Looking for planar cross-bedding? Find out information about planar cross-bedding. Cross-bedding characterized by planar surfaces of erosion in the lower bounding surface Explanation of planar cross-bedding. I. Cross-bedding in which the lower bounding surfaces are planar surfaces of erosion. It results from beveling and subsequent deposition. Ref: AGI ii. Above threshold of movement on artificially smoothed bed unidirectional flow ripples are formed at relatively low flow strengths. Sections normal to flow may be horizontal, defining planar cross lamination (2-D ripples) or may be trough-shaped, defining trough cross lamination (3-D ripples).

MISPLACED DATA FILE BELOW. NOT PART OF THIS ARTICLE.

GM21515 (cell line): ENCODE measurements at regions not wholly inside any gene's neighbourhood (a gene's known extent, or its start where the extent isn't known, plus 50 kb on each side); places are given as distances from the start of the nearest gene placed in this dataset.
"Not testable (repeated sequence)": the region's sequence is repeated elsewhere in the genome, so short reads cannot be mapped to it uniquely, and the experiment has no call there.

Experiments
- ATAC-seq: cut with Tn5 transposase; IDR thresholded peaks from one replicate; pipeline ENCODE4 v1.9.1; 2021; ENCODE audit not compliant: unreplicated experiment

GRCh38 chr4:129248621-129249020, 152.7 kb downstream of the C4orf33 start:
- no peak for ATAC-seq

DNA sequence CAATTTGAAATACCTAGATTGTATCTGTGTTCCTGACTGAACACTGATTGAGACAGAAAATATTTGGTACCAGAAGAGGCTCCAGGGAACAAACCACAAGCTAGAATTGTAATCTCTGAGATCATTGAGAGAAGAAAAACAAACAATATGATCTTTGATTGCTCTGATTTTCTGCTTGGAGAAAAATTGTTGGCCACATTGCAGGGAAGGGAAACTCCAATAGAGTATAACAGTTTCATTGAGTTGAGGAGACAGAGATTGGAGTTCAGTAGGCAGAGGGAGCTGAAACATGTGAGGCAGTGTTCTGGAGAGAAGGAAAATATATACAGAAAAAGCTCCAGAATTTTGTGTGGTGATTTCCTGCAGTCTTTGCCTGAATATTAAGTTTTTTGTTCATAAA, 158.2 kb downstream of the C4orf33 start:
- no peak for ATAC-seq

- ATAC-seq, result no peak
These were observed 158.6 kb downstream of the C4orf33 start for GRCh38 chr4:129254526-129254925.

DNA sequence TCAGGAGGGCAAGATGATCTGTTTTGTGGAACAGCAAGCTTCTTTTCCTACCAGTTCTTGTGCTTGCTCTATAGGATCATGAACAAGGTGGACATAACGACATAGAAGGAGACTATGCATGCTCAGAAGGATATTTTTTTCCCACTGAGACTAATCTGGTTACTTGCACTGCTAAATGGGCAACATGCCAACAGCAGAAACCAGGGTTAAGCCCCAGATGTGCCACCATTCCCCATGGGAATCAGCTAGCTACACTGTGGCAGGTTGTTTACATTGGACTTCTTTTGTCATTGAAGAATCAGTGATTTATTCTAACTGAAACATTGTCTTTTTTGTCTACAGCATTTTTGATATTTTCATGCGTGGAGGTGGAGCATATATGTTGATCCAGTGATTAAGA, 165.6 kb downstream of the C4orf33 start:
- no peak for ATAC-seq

A Few Definitions: 1) Stratification – layers in rocks; stratified rocks are those organized into beds See Grand Canyon Beds: Grand Canyon Beds. Planar Laminae are parallel to bedding, e.g. planar. See: trough cross stratification and other examples at: dune cross stratification See ripple cross lamination on Mars: martian ripples. Upon closer examination, however, you may see very fine layers (usually 1 to several mm thick) that are at an angle to the main bedding. These tilted layers contained within larger layers are termed cross bedding. Lecture Index: Definitions for and description of fabrics. Axial planar cleavage. bedding cleavage patterns. cleavage as a flattening plane, versus a slip surface.